BY DAVID W. BIANCHI
Most parents would agree that it is important to teach kids about how to earn, manage and invest money but they don’t know how to go about it. The best advice is, there is no “right way” to do it, just jump in anywhere and let the journey begin.
Start with fun, every day teaching opportunities. Take your kids to the grocery store and show them what each item costs. Have them guess the total bill in the checkout line and give them a big “well done” if they get closer than you do to the right number. Do the same thing when the restaurant check comes to the table. Pretty soon they will look forward to winning the competition but they will be learning as they go along.
The next time you are at the mall, let them swipe your credit card when it is time to pay for something and then show them the credit card bill when it comes in so that they can see that all of those purchases add up very quickly.
Every time you look at the price of something with your kids, explain that you are spending “after-tax” dollars for the purchase. If the item costs $100, tell them your tax rate is 30% and let them figure out how much you have to earn to have the $100 left over so that you can buy it. They will soon understand the impact of federal income taxes.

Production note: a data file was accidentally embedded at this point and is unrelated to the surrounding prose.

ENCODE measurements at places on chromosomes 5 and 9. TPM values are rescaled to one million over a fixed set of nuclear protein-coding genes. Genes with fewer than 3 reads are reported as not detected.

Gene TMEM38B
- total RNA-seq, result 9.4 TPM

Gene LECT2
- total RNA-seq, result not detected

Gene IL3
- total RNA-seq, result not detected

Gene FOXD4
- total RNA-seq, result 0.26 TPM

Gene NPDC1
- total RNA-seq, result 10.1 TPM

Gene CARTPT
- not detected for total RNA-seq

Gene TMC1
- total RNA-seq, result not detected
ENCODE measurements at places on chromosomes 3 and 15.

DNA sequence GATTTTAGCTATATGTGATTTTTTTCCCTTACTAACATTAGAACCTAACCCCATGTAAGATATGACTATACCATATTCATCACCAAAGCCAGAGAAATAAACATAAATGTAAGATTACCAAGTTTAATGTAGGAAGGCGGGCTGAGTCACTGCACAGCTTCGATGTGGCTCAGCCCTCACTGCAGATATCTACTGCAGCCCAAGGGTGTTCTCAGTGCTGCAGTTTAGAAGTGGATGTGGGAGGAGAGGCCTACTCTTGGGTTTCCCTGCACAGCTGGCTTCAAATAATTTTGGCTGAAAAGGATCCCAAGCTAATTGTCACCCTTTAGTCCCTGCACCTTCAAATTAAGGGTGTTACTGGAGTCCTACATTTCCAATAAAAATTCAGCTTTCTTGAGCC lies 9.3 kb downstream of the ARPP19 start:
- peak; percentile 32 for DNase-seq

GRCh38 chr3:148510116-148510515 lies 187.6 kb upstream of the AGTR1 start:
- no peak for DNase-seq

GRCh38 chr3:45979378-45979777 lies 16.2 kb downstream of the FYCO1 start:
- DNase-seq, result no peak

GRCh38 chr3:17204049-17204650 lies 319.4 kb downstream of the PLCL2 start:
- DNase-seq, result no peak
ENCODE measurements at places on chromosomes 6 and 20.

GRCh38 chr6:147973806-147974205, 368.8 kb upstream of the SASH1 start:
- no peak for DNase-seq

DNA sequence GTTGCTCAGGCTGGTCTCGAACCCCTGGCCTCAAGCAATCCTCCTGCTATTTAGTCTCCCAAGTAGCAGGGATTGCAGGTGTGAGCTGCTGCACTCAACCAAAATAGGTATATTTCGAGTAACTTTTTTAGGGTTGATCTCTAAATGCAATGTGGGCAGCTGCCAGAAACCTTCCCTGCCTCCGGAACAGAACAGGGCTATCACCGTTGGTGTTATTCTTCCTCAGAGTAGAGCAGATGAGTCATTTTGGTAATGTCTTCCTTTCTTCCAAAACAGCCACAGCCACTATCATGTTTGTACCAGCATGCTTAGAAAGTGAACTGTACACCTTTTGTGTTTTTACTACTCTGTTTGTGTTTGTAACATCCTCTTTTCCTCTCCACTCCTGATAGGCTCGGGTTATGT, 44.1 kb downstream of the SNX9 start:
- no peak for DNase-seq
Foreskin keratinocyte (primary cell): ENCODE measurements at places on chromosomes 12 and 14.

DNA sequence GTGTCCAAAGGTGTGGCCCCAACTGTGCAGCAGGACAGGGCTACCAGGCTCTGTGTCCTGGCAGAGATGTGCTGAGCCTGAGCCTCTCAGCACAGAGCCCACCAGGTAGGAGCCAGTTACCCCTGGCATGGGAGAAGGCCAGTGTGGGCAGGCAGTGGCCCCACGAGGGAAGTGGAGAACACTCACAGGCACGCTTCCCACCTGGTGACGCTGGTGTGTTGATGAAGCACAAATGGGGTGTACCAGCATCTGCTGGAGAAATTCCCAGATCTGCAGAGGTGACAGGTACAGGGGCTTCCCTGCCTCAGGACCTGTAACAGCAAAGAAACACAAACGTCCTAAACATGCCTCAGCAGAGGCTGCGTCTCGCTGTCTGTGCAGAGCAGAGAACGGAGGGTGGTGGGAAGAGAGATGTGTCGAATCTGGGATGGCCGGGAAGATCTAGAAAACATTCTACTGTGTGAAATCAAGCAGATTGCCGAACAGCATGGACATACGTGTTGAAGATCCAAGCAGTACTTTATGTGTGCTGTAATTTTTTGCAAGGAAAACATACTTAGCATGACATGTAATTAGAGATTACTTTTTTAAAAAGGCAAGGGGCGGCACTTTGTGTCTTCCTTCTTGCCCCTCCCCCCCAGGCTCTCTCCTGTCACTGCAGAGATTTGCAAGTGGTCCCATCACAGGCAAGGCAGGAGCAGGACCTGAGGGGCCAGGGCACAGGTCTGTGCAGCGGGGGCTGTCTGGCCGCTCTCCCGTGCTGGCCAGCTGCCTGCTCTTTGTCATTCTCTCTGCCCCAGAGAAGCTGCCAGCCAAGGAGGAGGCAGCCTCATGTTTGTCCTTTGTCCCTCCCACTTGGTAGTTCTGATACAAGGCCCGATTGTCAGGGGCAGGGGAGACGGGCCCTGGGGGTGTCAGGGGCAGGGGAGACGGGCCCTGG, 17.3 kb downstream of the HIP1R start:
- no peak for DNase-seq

Talk to your kids about the dangers of taking on too much debt and living beyond their means. Explain the importance of saving money each month and the security that can come from knowing that you are growing your savings and increasing your net-worth. Talk to them about developing a family budget and how you are able to pay your bills each month. They will get it if you explain it to them and repeat the lesson from time to time.
Studies have shown that kids who have a solid financial understanding by the time they graduate from high school have healthier and more mature attitudes about money when they start college. They are less likely to take on debt, more likely to have a checking account so that they can monitor money-in and money-out and they are more likely to save money.
As kids get older, once you get past the “birds and the bees,” talk to them about the “bulls and the bears.” They need to have some working knowledge of the stock market, how stocks are bought and sold, dividends, what a bond is, the power of compound interest and alternative investments. If Mom and Dad need to learn more about the subject in order to help their kids understand it, make it a fun family endeavor and do it together. Find a kid-friendly book that is written for parents as well as kids and set aside 15 minutes a few times a week to discuss it. The family will learn together and someday the kids will thank you for it.
A financial education need not be intimidating. If the information is presented in a simple, entertaining and educational manner you will be surprised at how much kids will learn. Just jump in and do it.
David W. Bianchi is the author of the recently released, Blue Chip Kids, What Every Child and Parent Should Know About Money, Investing, and the Stock Market. The book is available on Amazon, and more information is available about this subject at www.bluechipkids.com.